By Tom Miles
GENEVA, June 13 (Reuters) - The European Union lodged a complaint at the World Trade Organization on Thursday against China’s imposition of anti-dumping duties on imports of stainless steel tubes, six months after Japan filed a similar case, the WTO said.
The complaint centres on high-quality steel products that China needs to build new power plants, crucial for its plans to upgrade and clean up its electricity infrastructure.
China’s steel industry, by far the biggest in the world, found it could not produce the same products as cheaply as its Japanese and European rivals. Beijing suspected the imports were being priced unfairly and imposed anti-dumping tariffs.
“The EU believes the anti-dumping duties are incompatible with WTO law, both on procedural and on substantive grounds,” the EU said in a statement. “The duties of 9.7 percent to 11.1 percent imposed on European products are significantly hampering access to the Chinese market.”
The legal move confirmed a plan that EU sources had disclosed to Reuters on Tuesday and it followed a series of tit-for-tat trade actions fuelled by a dispute over China’s huge exports of cheap solar power components.
“The steel tariff isn’t something new and China is doing it in accordance with the law. The EU wants to send out the message that it is watching measures taken by China very closely,” said a Chinese diplomat.
“What’s imperative is the two sides need to seize the moment and begin talks on solar panels.”
An EU diplomat said the European Commission - the EU executive - would hold talks on solar panels with China next week.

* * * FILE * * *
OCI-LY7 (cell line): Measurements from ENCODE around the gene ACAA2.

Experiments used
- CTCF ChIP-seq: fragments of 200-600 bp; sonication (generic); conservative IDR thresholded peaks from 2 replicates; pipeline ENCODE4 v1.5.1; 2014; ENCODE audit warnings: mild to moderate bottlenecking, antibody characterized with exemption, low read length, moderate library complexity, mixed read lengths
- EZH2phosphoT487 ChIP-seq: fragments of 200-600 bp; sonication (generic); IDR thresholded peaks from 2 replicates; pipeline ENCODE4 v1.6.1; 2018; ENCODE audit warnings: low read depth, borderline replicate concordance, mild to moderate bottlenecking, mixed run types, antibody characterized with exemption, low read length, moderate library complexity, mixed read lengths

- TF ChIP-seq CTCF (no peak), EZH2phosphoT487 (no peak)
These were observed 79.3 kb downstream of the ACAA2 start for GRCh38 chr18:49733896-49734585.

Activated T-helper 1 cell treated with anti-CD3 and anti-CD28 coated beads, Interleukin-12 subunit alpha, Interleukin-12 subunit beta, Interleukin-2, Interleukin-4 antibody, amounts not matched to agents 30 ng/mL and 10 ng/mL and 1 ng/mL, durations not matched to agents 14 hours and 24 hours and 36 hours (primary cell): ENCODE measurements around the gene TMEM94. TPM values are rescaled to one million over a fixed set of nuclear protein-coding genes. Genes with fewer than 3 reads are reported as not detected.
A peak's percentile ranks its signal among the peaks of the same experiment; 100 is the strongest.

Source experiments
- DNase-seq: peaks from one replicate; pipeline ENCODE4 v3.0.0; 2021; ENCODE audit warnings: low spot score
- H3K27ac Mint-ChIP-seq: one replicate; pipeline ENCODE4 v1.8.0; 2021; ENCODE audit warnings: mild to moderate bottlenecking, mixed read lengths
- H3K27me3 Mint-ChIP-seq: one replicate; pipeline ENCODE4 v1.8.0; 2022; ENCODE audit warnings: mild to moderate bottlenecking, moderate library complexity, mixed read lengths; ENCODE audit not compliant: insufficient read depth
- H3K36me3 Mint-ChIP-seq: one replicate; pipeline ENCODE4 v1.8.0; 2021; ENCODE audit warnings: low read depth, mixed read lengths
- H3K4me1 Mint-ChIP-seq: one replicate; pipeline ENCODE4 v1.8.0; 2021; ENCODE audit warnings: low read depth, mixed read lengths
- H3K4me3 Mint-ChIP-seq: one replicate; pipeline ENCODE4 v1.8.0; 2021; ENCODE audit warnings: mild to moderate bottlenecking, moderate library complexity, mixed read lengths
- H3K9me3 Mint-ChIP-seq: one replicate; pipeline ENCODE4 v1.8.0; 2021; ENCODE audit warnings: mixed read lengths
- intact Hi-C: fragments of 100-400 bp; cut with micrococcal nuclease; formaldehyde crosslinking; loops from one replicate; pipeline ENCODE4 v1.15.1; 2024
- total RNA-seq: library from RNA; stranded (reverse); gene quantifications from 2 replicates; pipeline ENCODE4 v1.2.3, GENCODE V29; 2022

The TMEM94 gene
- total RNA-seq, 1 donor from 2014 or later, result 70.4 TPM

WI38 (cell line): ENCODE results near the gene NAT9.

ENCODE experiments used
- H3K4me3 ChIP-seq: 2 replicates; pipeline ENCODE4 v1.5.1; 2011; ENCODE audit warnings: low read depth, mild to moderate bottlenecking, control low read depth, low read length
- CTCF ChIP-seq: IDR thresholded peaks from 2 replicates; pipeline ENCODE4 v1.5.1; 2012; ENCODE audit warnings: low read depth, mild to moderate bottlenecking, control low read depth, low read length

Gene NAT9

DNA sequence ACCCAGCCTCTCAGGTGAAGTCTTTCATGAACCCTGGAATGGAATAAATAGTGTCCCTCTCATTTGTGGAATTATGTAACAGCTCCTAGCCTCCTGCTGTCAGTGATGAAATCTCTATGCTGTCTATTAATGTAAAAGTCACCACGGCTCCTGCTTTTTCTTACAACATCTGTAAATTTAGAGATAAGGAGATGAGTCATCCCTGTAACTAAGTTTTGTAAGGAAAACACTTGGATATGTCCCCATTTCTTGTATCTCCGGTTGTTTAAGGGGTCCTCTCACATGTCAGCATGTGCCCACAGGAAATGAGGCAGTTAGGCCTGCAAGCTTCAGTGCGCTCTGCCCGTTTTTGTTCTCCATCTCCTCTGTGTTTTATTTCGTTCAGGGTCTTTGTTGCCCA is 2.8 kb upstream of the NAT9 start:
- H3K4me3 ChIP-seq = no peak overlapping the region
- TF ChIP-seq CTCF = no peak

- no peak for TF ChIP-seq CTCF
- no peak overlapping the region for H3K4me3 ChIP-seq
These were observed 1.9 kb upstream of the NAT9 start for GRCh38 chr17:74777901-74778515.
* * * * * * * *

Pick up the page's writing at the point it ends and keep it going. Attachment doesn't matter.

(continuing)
The EU complaint sets the clock ticking on the WTO’s legal process, which gives China up to 60 days to hold talks with the European Union to try to settle the complaint.
The European Union said Japan’s discussions with China, which the EU attended, had failed.
Japan has already asked the WTO to adjudicate, and the global trade body is poised to appoint three experts to judge the case. But the EU suit may be amalgamated with the Japanese complaint, effectively holding up Japan’s case for months.
Details of the EU complaint were not immediately available but the WTO said it cited several articles of the WTO’s anti-dumping agreement and article 6 of the General Agreement on Tariffs and Trade, the same rules cited by Japan.
A previous U.S. complaint also targeted Chinese anti-dumping duties on high quality steel products for power plants in a separate case. China lost that case last year and has been told it has until July 31 to bring its rules into line with the WTO’s ruling.